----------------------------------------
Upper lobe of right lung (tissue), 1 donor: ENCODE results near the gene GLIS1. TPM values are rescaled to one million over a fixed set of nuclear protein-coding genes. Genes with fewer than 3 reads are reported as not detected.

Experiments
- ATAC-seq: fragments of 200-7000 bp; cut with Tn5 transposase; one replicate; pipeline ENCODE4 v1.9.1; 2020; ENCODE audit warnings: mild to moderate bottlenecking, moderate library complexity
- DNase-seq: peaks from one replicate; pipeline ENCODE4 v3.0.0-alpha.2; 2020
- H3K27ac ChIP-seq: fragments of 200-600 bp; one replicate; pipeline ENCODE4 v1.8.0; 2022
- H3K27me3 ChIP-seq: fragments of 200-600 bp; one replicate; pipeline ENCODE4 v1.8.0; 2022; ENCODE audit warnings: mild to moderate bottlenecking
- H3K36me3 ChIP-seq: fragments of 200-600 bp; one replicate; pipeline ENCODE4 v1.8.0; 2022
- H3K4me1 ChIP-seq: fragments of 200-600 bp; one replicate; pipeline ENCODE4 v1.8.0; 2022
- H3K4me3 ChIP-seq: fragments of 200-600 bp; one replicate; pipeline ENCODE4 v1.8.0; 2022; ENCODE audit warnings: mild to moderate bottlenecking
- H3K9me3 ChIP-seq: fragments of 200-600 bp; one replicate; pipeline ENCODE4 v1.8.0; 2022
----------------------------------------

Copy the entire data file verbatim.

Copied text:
Upper lobe of right lung (tissue), 1 donor: ENCODE results near the gene GLIS1. TPM values are rescaled to one million over a fixed set of nuclear protein-coding genes. Genes with fewer than 3 reads are reported as not detected.

Experiments
- ATAC-seq: fragments of 200-7000 bp; cut with Tn5 transposase; one replicate; pipeline ENCODE4 v1.9.1; 2020; ENCODE audit warnings: mild to moderate bottlenecking, moderate library complexity
- DNase-seq: peaks from one replicate; pipeline ENCODE4 v3.0.0-alpha.2; 2020
- H3K27ac ChIP-seq: fragments of 200-600 bp; one replicate; pipeline ENCODE4 v1.8.0; 2022
- H3K27me3 ChIP-seq: fragments of 200-600 bp; one replicate; pipeline ENCODE4 v1.8.0; 2022; ENCODE audit warnings: mild to moderate bottlenecking
- H3K36me3 ChIP-seq: fragments of 200-600 bp; one replicate; pipeline ENCODE4 v1.8.0; 2022
- H3K4me1 ChIP-seq: fragments of 200-600 bp; one replicate; pipeline ENCODE4 v1.8.0; 2022
- H3K4me3 ChIP-seq: fragments of 200-600 bp; one replicate; pipeline ENCODE4 v1.8.0; 2022; ENCODE audit warnings: mild to moderate bottlenecking
- H3K9me3 ChIP-seq: fragments of 200-600 bp; one replicate; pipeline ENCODE4 v1.8.0; 2022